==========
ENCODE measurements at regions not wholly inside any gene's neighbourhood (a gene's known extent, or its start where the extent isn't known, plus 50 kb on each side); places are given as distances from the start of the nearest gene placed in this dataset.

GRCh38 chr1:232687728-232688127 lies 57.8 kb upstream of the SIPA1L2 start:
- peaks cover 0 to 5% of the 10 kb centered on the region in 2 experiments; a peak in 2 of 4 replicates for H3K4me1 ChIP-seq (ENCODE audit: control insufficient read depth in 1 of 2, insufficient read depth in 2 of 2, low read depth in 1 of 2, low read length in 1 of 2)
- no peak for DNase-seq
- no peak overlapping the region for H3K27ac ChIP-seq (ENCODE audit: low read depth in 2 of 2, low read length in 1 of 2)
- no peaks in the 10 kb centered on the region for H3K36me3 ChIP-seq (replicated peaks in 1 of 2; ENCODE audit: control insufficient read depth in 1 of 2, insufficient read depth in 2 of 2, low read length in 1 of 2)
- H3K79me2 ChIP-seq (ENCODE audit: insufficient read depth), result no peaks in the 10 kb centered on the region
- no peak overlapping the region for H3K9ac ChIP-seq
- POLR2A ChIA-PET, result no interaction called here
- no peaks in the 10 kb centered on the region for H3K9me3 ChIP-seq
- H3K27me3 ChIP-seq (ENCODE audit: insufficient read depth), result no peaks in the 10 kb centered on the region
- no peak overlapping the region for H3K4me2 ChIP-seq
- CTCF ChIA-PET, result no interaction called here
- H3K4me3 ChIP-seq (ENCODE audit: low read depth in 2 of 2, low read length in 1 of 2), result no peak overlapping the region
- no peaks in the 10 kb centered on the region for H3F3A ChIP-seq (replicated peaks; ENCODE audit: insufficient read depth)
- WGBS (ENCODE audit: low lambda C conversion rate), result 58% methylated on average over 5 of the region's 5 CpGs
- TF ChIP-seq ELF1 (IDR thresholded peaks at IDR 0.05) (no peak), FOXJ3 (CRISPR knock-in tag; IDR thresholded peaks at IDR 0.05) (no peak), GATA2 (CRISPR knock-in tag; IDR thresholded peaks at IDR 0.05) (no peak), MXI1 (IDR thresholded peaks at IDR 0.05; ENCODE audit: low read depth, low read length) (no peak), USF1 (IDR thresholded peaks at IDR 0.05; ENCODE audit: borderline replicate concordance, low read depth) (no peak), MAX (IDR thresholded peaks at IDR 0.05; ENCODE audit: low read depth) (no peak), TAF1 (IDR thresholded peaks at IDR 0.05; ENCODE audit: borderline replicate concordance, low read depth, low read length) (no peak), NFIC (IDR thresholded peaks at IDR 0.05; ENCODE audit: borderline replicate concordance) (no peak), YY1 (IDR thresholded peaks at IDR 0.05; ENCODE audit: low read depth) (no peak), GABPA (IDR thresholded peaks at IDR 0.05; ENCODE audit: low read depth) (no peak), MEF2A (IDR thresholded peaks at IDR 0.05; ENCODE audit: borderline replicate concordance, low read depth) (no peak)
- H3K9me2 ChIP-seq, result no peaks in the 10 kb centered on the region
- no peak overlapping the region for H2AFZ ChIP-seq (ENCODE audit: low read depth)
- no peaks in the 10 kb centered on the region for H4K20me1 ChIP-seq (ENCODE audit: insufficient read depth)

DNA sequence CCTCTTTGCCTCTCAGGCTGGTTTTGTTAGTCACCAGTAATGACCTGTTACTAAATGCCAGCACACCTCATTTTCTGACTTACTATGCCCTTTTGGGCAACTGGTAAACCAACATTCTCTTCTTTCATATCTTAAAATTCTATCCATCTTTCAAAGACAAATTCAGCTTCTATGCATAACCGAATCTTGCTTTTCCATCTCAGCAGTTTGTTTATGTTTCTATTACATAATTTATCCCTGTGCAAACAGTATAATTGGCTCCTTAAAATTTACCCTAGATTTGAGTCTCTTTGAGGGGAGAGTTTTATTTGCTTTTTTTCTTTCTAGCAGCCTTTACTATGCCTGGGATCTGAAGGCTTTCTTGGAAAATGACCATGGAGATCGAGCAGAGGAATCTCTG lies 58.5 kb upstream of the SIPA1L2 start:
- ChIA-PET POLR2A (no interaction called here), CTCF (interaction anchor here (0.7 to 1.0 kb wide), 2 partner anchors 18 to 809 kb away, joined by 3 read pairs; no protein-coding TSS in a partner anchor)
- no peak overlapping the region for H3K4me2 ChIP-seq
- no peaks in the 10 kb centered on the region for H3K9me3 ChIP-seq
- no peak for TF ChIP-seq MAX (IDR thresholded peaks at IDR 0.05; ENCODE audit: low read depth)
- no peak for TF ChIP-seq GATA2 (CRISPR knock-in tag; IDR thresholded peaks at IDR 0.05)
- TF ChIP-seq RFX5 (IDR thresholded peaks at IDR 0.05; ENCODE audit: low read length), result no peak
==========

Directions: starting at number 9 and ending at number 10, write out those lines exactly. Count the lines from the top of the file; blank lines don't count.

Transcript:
- POLR2A ChIA-PET, result no interaction called here
- no peaks in the 10 kb centered on the region for H3K9me3 ChIP-seq